The Relation Between Gratitude and Volunteerism Motives

Faculty Advisor

Dr. Keilah Worth



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The Relation Between Gratitude and Volunteerism Motives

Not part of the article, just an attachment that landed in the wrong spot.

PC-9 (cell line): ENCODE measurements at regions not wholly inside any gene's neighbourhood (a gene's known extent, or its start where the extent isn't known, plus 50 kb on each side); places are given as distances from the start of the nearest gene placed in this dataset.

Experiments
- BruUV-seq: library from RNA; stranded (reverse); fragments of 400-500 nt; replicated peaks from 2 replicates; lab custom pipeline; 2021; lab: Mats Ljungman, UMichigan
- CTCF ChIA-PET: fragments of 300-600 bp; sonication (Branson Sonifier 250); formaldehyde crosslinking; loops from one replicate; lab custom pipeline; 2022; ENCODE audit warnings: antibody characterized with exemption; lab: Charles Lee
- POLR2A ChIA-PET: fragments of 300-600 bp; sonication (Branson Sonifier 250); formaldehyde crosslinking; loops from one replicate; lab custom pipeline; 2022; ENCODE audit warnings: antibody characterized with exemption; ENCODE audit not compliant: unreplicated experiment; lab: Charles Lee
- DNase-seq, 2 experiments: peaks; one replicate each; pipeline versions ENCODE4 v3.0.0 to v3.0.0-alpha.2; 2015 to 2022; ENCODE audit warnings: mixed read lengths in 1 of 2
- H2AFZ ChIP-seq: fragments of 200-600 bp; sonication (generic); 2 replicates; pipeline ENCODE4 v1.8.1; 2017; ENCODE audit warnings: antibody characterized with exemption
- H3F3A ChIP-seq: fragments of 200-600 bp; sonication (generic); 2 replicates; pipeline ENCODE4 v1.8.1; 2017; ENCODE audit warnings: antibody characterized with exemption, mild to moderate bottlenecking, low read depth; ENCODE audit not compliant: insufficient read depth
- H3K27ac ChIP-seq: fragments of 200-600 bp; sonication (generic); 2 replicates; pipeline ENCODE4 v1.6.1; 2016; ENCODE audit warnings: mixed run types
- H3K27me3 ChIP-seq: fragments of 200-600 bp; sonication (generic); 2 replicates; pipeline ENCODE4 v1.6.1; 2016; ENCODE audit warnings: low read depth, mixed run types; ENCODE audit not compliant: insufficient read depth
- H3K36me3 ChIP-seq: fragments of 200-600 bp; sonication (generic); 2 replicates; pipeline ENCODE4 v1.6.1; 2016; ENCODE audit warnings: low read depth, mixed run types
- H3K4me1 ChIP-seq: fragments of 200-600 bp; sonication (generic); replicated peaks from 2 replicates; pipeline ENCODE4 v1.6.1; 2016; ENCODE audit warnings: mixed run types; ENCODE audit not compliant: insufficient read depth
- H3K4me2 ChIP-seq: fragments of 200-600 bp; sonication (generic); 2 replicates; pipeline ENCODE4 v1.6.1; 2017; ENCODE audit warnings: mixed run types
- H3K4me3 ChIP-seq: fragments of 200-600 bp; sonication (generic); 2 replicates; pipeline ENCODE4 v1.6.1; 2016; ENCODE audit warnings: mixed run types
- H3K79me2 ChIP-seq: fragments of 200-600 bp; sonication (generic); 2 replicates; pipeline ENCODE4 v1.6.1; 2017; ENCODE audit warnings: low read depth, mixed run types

Volunteering is known to benefit the volunteer in a variety of ways--it is related to positive mental and physical health, happiness, and other aspects of well-being. The emotion of gratitude has also been linked with aspects of well-being. Though these relationships have been established, there is no existing research on the relation between volunteerism and gratitude. This study aimed to investigate the relationship between levels of gratitude and certain motives for volunteering. It was hypothesized that gratitude would be more closely related to the desire to volunteer to express one’s values than to the motivation of advancing one’s career. Twenty-one current volunteers (100% female) were surveyed regarding their current and past volunteer experience, their motivations for volunteering, their levels of gratitude, and other related constructs such as level of social support and overall well-being. Volunteers consisted of a pool of undergraduate students (n = 6), a university club of volunteers (n = 5), and members of an intensive year-long, full-time service program (n = 10). Results indicated that volunteering to gain a greater understanding of one’s self was strongly and positively correlated with levels of gratitude (r = 0.487, p <0.05), and volunteering to reflect one’s values was also correlated with levels of gratitude (r = 0.415, p = 0.061). Also notable was the finding that volunteering to advance one’s career was negatively correlated with gratitude, though not at the level of significance (r = -0.357, p = 0.122). Thus, our hypothesis was supported. Implications of these findings on likelihood of continuing volunteering are discussed.